Orior launches Objects: a marble collection made from offcuts
Irish design brand Orior launches a range of sculptural marble accessories made using offcuts from its contemporary furniture collections
Furniture brand Orior has added to its line of distinctive, contemporary furniture with a limited edition range of matching objects, made from marble and stone offcuts gleaned from Orior’s stock inventory. Sculptural in form and available in an array of beautiful hues, the six-piece collection comprises a bowl, a vase, a candle holder, a magazine holder, a pair of bookends and a tabletop sculpture.
Originally from Newry, Northern Ireland (and now with a second office in New York), since 1979 Orior has been creating furniture and interiors for private clients, it relaunched in 2019 under the creative direction of second generation Ciaran McGuigan, as a sleek furniture brand revisiting pieces from the archives.
The new objects’ smaller scale poetically echoes the curvaceous and organic forms present in Orior’s main collection. Recurring elements, such as tube-like structures and bull-nosed shapes, tie the two enterprises together, while emphasising the shared material palette as well. Each object has been made solely from leftover materials.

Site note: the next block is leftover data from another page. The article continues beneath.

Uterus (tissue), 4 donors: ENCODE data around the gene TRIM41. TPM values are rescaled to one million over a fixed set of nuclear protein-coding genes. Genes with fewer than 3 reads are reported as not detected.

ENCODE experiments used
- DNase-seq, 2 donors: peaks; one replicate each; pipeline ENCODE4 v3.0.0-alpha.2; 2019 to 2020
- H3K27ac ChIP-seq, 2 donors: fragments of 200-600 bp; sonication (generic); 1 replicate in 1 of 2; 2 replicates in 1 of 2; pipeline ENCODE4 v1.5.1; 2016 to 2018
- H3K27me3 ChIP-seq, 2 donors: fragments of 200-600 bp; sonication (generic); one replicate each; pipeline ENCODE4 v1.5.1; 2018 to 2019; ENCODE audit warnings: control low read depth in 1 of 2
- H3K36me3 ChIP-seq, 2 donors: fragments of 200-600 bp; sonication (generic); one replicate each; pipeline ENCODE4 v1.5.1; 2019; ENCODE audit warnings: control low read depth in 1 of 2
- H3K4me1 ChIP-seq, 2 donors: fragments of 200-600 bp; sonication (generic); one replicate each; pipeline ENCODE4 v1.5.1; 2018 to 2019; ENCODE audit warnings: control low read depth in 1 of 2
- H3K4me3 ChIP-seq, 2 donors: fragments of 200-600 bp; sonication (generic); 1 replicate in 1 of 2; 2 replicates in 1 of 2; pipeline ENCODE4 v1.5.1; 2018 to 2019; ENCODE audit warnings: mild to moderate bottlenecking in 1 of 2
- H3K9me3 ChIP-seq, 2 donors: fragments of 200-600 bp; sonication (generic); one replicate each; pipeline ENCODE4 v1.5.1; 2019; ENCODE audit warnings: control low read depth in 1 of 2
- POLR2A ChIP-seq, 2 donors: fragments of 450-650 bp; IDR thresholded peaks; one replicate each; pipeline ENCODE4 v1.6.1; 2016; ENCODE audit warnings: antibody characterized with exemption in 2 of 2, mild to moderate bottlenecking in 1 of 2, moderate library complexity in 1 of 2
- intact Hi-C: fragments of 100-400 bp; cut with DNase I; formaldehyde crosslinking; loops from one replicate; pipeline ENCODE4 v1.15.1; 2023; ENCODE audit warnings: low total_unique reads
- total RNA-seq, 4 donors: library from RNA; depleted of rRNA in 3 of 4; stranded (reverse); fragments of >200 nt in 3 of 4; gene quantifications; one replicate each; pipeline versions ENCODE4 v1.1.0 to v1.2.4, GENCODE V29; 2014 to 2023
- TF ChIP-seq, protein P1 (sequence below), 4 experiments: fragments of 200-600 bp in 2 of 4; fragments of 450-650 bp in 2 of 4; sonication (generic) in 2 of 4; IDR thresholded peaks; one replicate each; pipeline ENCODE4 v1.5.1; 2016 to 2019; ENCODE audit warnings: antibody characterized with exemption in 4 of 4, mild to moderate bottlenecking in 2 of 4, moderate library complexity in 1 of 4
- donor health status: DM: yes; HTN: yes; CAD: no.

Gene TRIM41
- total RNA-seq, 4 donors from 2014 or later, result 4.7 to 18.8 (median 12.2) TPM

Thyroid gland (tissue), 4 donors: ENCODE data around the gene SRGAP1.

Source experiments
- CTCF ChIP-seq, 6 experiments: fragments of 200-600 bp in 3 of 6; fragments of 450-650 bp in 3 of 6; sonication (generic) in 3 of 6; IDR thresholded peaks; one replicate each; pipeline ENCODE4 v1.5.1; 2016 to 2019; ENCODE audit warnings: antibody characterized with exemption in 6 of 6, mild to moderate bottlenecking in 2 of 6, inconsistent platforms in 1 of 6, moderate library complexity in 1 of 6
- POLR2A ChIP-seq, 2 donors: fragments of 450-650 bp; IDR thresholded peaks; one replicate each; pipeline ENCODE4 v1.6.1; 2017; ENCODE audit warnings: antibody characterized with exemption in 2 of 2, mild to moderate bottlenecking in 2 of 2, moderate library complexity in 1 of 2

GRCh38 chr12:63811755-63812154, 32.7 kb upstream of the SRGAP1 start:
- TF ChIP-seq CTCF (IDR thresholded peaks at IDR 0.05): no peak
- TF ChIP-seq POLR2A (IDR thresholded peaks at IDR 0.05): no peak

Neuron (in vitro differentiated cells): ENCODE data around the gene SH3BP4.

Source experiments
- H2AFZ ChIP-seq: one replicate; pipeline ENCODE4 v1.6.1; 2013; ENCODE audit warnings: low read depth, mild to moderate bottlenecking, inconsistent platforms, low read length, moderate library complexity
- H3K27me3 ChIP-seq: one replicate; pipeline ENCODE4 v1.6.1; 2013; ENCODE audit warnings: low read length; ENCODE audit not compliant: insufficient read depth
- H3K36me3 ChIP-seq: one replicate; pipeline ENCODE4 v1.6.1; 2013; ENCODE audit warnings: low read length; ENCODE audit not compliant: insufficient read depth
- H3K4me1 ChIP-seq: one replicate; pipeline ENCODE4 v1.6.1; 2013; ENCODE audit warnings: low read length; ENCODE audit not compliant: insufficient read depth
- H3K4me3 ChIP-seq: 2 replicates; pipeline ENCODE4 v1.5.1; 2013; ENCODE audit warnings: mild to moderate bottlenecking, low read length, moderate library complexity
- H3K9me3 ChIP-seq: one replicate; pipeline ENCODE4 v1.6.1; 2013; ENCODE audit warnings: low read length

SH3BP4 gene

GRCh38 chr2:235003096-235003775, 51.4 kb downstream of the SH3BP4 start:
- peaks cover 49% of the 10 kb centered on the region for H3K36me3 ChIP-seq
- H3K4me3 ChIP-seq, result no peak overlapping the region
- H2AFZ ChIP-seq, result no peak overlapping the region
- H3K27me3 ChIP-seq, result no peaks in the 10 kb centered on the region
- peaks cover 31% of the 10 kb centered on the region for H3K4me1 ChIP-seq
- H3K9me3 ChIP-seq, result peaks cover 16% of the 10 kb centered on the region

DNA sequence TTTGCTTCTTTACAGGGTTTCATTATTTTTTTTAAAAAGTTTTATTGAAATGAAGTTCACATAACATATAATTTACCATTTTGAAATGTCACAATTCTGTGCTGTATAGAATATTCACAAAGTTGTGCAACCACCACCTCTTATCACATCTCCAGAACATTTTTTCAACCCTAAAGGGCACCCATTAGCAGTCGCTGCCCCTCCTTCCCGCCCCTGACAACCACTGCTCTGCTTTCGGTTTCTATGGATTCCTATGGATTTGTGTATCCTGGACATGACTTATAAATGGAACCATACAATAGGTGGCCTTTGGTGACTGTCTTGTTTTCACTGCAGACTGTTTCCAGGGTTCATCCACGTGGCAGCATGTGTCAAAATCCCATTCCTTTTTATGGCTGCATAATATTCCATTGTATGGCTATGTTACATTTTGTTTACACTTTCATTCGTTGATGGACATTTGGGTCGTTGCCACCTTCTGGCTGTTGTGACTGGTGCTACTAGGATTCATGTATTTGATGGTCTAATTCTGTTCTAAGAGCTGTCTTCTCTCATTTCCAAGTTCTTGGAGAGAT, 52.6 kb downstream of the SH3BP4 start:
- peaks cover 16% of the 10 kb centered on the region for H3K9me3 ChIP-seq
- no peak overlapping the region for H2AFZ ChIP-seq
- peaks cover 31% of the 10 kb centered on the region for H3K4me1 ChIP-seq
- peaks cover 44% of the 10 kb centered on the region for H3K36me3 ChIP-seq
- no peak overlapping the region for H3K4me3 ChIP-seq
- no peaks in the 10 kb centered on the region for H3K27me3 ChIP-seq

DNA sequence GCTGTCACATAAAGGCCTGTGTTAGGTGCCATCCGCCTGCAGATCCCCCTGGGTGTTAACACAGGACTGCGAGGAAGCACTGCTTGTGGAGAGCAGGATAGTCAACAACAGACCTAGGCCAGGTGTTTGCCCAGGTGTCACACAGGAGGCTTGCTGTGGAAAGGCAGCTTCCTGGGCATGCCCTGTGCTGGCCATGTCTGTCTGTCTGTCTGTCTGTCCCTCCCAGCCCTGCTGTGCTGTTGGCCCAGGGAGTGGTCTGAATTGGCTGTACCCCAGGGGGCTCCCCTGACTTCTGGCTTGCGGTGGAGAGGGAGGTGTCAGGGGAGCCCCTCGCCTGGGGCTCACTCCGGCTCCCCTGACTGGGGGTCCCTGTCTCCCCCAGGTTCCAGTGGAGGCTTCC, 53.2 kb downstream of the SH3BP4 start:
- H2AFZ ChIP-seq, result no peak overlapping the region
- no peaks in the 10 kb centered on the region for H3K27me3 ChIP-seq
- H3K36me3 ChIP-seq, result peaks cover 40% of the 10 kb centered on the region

‘In designing Objects, we used it as an opportunity to create new shapes and forms that could eventually evolve into furniture,” says McGuigan. ‘It was new territory for us, so we had to adapt our design practice slightly to fit the smaller scale of these pieces. While we took inspiration from our previous work, it’s unlike anything we have ever done before and lays out the framework for future collections.’
‘The process for making Objects was much different from how we approach designing a new furniture collection,’ he continues. ‘With a chair, for example, you know the desired outcome and typically begin with a sketch before implementing materiality. With Objects, it was the opposite. We started with the material, and wanted to see what new shapes we could create that would inspire our future furniture. It was sort of like sculpting clay, but digitally, and the shapes that emerged were tweaked for functionality. It was more of a creative exploration than a formal design process.’
Each piece’s mercurial qualities are further enhanced by the use of rich, locally sourced Irish stones. The red pieces are made from Orior rouge, a limestone from Armagh and the green marble is from Connemara. The black pieces are yielded from a nero marble from Spain, while the pale yellow objects are made from Italian Giallo Sienna marble. Treated by hand to achieve a specially honed finish, the objects are intended to allow each stone’s raw beauty to shine through. §